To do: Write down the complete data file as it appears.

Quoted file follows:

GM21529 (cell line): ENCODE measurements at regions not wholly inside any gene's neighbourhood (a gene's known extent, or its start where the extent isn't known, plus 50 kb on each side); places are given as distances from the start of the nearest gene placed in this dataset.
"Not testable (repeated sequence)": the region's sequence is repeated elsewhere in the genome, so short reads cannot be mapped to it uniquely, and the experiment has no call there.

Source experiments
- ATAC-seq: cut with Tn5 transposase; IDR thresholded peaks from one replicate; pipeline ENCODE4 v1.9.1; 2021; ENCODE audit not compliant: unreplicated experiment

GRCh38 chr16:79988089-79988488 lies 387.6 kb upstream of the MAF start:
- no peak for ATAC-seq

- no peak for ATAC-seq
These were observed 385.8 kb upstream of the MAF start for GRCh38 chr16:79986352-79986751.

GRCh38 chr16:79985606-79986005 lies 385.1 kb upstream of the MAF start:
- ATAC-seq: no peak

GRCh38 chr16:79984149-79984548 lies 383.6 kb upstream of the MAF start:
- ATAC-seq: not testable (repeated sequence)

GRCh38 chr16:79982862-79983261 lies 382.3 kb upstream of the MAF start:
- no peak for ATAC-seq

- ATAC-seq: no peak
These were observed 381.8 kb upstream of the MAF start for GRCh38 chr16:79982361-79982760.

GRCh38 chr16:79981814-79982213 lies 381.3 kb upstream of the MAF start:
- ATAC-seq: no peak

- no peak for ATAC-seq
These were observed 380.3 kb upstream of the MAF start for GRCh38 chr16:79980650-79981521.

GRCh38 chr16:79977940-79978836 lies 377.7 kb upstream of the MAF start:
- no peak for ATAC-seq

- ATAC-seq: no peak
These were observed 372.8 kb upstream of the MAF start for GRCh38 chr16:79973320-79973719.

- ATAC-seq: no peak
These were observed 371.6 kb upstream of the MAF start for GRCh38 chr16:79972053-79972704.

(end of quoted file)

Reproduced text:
GM21529 (cell line): ENCODE measurements at regions not wholly inside any gene's neighbourhood (a gene's known extent, or its start where the extent isn't known, plus 50 kb on each side); places are given as distances from the start of the nearest gene placed in this dataset.
"Not testable (repeated sequence)": the region's sequence is repeated elsewhere in the genome, so short reads cannot be mapped to it uniquely, and the experiment has no call there.

Source experiments
- ATAC-seq: cut with Tn5 transposase; IDR thresholded peaks from one replicate; pipeline ENCODE4 v1.9.1; 2021; ENCODE audit not compliant: unreplicated experiment

GRCh38 chr16:79988089-79988488 lies 387.6 kb upstream of the MAF start:
- no peak for ATAC-seq

- no peak for ATAC-seq
These were observed 385.8 kb upstream of the MAF start for GRCh38 chr16:79986352-79986751.

GRCh38 chr16:79985606-79986005 lies 385.1 kb upstream of the MAF start:
- ATAC-seq: no peak

GRCh38 chr16:79984149-79984548 lies 383.6 kb upstream of the MAF start:
- ATAC-seq: not testable (repeated sequence)

GRCh38 chr16:79982862-79983261 lies 382.3 kb upstream of the MAF start:
- no peak for ATAC-seq

- ATAC-seq: no peak
These were observed 381.8 kb upstream of the MAF start for GRCh38 chr16:79982361-79982760.

GRCh38 chr16:79981814-79982213 lies 381.3 kb upstream of the MAF start:
- ATAC-seq: no peak

- no peak for ATAC-seq
These were observed 380.3 kb upstream of the MAF start for GRCh38 chr16:79980650-79981521.

GRCh38 chr16:79977940-79978836 lies 377.7 kb upstream of the MAF start:
- no peak for ATAC-seq

- ATAC-seq: no peak
These were observed 372.8 kb upstream of the MAF start for GRCh38 chr16:79973320-79973719.

- ATAC-seq: no peak
These were observed 371.6 kb upstream of the MAF start for GRCh38 chr16:79972053-79972704.